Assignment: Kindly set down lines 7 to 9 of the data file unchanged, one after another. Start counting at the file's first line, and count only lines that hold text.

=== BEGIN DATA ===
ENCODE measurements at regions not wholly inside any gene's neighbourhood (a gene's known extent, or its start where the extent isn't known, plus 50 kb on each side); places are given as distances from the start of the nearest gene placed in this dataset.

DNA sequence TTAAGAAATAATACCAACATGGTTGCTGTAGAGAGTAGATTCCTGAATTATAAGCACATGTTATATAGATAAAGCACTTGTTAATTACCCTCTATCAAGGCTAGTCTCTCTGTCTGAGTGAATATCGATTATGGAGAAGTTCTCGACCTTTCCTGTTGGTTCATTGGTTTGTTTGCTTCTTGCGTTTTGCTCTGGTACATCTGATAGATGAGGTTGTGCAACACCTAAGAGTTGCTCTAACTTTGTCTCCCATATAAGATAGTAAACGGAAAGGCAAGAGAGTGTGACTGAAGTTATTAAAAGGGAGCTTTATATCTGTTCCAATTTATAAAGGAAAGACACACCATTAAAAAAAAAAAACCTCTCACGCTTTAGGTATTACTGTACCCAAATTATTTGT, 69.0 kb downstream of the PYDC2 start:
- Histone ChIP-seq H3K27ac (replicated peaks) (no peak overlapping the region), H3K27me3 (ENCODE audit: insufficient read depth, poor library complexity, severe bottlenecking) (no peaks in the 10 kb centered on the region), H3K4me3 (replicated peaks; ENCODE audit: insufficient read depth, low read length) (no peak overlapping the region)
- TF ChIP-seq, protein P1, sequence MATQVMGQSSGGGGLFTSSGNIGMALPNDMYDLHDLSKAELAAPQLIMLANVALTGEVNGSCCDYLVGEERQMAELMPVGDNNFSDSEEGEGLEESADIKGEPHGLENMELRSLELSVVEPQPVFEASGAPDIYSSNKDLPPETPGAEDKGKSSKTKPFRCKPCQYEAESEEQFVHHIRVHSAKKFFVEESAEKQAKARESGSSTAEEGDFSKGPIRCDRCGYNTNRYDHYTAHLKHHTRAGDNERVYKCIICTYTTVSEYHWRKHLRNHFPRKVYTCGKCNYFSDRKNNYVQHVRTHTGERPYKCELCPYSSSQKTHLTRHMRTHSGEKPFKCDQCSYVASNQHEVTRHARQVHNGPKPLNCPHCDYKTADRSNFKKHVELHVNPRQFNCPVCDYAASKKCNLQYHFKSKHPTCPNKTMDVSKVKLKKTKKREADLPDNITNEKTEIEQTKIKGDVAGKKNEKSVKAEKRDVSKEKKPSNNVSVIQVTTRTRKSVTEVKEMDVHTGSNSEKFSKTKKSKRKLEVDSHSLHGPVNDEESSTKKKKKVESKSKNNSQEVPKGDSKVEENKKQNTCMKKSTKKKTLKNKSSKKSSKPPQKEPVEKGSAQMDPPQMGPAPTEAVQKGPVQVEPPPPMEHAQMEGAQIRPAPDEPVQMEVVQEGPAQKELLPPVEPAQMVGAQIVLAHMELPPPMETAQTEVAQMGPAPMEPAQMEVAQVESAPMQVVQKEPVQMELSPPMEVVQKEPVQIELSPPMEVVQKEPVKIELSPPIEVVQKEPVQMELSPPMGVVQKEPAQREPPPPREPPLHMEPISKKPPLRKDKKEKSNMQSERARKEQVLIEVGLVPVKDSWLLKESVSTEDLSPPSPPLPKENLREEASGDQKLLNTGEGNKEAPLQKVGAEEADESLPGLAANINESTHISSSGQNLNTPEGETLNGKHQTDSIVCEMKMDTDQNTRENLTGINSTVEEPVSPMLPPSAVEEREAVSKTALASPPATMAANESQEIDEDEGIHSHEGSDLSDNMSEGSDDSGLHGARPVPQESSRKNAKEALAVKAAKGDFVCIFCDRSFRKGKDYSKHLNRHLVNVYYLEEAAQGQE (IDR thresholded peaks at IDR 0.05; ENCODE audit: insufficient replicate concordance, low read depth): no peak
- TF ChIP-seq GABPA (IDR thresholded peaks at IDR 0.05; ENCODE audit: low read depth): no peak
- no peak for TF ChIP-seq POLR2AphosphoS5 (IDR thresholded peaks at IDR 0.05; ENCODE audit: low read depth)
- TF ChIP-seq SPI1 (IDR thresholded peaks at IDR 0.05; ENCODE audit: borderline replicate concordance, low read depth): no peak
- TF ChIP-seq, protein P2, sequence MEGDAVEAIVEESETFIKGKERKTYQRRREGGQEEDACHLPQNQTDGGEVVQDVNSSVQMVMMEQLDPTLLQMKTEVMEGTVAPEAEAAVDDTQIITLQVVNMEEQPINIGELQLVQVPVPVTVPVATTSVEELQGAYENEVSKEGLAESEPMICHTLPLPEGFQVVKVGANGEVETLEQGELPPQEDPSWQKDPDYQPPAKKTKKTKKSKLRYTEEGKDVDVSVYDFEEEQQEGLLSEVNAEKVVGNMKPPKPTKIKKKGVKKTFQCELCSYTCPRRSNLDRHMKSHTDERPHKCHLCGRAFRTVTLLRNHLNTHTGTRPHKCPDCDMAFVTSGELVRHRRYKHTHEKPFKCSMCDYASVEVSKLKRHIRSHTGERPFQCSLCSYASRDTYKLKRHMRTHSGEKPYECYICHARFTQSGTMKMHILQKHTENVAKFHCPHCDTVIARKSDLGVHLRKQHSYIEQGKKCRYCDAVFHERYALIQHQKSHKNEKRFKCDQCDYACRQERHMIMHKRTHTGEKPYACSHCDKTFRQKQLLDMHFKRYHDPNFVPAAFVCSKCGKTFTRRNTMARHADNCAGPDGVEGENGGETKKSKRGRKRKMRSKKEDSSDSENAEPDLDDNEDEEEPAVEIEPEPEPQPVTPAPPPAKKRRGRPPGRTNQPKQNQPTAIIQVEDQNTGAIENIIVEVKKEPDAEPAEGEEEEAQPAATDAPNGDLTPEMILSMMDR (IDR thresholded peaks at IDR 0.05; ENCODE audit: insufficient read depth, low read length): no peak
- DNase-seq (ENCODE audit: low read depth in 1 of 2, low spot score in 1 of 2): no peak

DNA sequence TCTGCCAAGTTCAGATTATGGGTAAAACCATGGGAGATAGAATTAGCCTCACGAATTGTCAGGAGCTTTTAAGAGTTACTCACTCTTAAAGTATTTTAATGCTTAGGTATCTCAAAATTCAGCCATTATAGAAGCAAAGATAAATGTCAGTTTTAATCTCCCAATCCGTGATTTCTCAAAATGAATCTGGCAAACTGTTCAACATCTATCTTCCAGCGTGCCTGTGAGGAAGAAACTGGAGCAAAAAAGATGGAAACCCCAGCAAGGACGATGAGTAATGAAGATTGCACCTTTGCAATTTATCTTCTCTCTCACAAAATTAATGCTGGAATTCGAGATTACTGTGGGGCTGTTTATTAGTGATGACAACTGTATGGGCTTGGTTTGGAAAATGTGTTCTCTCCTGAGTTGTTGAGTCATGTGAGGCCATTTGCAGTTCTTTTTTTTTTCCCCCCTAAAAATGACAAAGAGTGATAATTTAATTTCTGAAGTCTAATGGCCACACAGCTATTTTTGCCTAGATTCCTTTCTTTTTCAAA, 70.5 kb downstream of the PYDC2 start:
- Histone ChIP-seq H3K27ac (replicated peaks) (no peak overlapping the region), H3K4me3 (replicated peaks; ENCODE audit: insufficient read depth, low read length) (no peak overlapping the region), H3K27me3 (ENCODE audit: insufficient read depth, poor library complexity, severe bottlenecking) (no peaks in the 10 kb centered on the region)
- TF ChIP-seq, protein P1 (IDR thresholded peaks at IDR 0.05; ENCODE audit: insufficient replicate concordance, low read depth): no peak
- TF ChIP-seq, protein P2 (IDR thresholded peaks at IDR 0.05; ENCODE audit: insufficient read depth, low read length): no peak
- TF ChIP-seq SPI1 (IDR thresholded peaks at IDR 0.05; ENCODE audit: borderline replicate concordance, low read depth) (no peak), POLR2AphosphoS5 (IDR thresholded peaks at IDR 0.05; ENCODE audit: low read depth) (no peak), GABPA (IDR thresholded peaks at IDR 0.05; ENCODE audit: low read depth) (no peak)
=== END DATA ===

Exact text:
- TF ChIP-seq SPI1 (IDR thresholded peaks at IDR 0.05; ENCODE audit: borderline replicate concordance, low read depth): no peak
- TF ChIP-seq, protein P2, sequence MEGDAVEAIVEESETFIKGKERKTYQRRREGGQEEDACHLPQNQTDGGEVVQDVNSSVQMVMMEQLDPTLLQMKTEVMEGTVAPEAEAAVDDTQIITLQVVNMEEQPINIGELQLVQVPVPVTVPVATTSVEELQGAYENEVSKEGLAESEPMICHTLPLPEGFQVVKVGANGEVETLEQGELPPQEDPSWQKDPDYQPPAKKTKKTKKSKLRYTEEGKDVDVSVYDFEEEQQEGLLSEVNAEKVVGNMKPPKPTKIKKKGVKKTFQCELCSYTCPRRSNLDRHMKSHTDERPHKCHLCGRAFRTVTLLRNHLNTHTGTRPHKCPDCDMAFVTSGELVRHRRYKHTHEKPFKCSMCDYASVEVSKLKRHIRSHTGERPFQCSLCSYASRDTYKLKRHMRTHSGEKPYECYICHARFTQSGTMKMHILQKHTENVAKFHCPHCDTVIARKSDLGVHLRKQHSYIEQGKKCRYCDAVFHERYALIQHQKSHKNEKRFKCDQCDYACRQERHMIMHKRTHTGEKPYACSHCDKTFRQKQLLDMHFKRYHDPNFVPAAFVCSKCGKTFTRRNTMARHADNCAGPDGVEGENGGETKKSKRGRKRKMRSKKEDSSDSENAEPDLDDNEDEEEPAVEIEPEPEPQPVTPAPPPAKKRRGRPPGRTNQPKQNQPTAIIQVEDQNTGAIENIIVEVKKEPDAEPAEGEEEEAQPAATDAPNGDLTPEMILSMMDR (IDR thresholded peaks at IDR 0.05; ENCODE audit: insufficient read depth, low read length): no peak
- DNase-seq (ENCODE audit: low read depth in 1 of 2, low spot score in 1 of 2): no peak